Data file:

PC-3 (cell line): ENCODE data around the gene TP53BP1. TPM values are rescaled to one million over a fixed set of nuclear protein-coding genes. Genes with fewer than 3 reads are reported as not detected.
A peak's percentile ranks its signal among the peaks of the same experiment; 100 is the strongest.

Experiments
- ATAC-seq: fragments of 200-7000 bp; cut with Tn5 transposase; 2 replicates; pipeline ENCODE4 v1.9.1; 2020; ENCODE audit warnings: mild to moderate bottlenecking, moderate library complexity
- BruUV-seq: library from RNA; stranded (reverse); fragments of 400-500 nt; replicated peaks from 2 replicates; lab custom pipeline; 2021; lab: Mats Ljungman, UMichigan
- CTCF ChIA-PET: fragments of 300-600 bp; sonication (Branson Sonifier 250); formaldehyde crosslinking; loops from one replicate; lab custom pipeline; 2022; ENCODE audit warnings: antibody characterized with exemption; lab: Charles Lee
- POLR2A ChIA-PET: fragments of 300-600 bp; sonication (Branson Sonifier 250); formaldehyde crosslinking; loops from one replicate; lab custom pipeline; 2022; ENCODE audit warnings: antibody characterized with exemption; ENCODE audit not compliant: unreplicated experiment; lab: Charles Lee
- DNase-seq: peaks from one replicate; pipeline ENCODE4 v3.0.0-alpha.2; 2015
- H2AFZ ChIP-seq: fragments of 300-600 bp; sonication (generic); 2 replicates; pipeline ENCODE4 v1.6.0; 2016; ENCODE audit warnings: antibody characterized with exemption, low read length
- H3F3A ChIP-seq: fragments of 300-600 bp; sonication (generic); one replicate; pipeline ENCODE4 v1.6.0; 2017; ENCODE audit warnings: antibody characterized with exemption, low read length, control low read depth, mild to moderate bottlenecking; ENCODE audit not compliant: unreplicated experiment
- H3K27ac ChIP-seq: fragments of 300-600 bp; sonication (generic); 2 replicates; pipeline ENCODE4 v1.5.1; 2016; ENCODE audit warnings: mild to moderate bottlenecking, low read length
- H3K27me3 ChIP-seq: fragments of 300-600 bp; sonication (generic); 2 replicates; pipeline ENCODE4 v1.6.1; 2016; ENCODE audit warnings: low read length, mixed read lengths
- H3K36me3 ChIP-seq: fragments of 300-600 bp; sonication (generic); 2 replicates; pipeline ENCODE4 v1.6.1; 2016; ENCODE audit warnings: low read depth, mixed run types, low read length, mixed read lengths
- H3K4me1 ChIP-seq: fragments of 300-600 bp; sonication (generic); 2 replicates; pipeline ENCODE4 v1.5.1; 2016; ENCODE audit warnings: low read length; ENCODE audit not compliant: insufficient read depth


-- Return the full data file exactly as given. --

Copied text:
PC-3 (cell line): ENCODE data around the gene TP53BP1. TPM values are rescaled to one million over a fixed set of nuclear protein-coding genes. Genes with fewer than 3 reads are reported as not detected.
A peak's percentile ranks its signal among the peaks of the same experiment; 100 is the strongest.

Experiments
- ATAC-seq: fragments of 200-7000 bp; cut with Tn5 transposase; 2 replicates; pipeline ENCODE4 v1.9.1; 2020; ENCODE audit warnings: mild to moderate bottlenecking, moderate library complexity
- BruUV-seq: library from RNA; stranded (reverse); fragments of 400-500 nt; replicated peaks from 2 replicates; lab custom pipeline; 2021; lab: Mats Ljungman, UMichigan
- CTCF ChIA-PET: fragments of 300-600 bp; sonication (Branson Sonifier 250); formaldehyde crosslinking; loops from one replicate; lab custom pipeline; 2022; ENCODE audit warnings: antibody characterized with exemption; lab: Charles Lee
- POLR2A ChIA-PET: fragments of 300-600 bp; sonication (Branson Sonifier 250); formaldehyde crosslinking; loops from one replicate; lab custom pipeline; 2022; ENCODE audit warnings: antibody characterized with exemption; ENCODE audit not compliant: unreplicated experiment; lab: Charles Lee
- DNase-seq: peaks from one replicate; pipeline ENCODE4 v3.0.0-alpha.2; 2015
- H2AFZ ChIP-seq: fragments of 300-600 bp; sonication (generic); 2 replicates; pipeline ENCODE4 v1.6.0; 2016; ENCODE audit warnings: antibody characterized with exemption, low read length
- H3F3A ChIP-seq: fragments of 300-600 bp; sonication (generic); one replicate; pipeline ENCODE4 v1.6.0; 2017; ENCODE audit warnings: antibody characterized with exemption, low read length, control low read depth, mild to moderate bottlenecking; ENCODE audit not compliant: unreplicated experiment
- H3K27ac ChIP-seq: fragments of 300-600 bp; sonication (generic); 2 replicates; pipeline ENCODE4 v1.5.1; 2016; ENCODE audit warnings: mild to moderate bottlenecking, low read length
- H3K27me3 ChIP-seq: fragments of 300-600 bp; sonication (generic); 2 replicates; pipeline ENCODE4 v1.6.1; 2016; ENCODE audit warnings: low read length, mixed read lengths
- H3K36me3 ChIP-seq: fragments of 300-600 bp; sonication (generic); 2 replicates; pipeline ENCODE4 v1.6.1; 2016; ENCODE audit warnings: low read depth, mixed run types, low read length, mixed read lengths
- H3K4me1 ChIP-seq: fragments of 300-600 bp; sonication (generic); 2 replicates; pipeline ENCODE4 v1.5.1; 2016; ENCODE audit warnings: low read length; ENCODE audit not compliant: insufficient read depth